Atomic number     75
Atomic mass       186,21
Density, kg / m?     21000
melting, ° С         3180
Rhenium is a dense silvery-white transition metal.  
The element was discovered in 1925 by the German chemists Ida and Walter Noddack, examining the columbite mineral by spectral analysis. This was reported at a meeting of German chemists in Nuremberg. The following year, a group of scientists isolated the first 2 mg of rhenium from molybdenite. Relatively pure rhenium was obtained only in 1928.
The first industrial production of rhenium was organized in Germany in the 1930s. The plant's capacity was 120 kg per year, which fully satisfied the global demand for this metal. In 1943, the first 4.5 kg of rhenium were obtained in the United States after processing molybdenum concentrates.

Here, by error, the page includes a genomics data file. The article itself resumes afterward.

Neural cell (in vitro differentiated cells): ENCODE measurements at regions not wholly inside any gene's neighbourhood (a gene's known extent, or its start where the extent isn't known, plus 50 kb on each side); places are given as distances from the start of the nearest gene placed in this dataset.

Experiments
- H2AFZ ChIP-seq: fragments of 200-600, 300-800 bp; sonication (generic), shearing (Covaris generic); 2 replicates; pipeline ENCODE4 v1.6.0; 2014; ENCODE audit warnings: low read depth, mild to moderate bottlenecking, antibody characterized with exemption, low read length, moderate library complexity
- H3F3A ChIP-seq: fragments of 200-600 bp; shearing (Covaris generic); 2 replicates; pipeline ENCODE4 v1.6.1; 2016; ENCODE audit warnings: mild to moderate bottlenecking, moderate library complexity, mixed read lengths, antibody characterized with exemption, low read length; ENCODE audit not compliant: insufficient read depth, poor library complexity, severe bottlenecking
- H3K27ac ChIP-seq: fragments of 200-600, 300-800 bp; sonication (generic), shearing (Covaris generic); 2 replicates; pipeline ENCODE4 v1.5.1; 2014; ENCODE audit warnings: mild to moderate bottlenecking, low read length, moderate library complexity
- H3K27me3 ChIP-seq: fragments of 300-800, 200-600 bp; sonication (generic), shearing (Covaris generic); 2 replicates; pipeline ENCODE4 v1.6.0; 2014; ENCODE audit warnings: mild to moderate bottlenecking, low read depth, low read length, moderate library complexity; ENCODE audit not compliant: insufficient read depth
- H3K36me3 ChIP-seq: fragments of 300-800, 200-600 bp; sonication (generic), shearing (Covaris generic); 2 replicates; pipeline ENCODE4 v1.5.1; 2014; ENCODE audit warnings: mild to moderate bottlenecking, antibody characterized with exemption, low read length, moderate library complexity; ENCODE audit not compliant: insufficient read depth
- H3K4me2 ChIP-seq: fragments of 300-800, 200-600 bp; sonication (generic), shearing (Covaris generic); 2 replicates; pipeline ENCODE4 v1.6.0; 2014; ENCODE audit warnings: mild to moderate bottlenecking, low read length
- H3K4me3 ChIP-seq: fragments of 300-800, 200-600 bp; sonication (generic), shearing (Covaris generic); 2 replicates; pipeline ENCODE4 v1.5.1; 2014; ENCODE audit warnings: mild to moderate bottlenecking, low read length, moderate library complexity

Rhenium was the last element discovered for which a stable isotope is known. All elements that were discovered later than rhenium (including those obtained artificially) did not have stable isotopes.
Alloys of rhenium with molybdenum, tungsten and other metals are used to create parts for rocketry and supersonic aircraft. Nickel and rhenium alloys are used to make combustion chambers, turbine blades, and jet exhaust nozzles.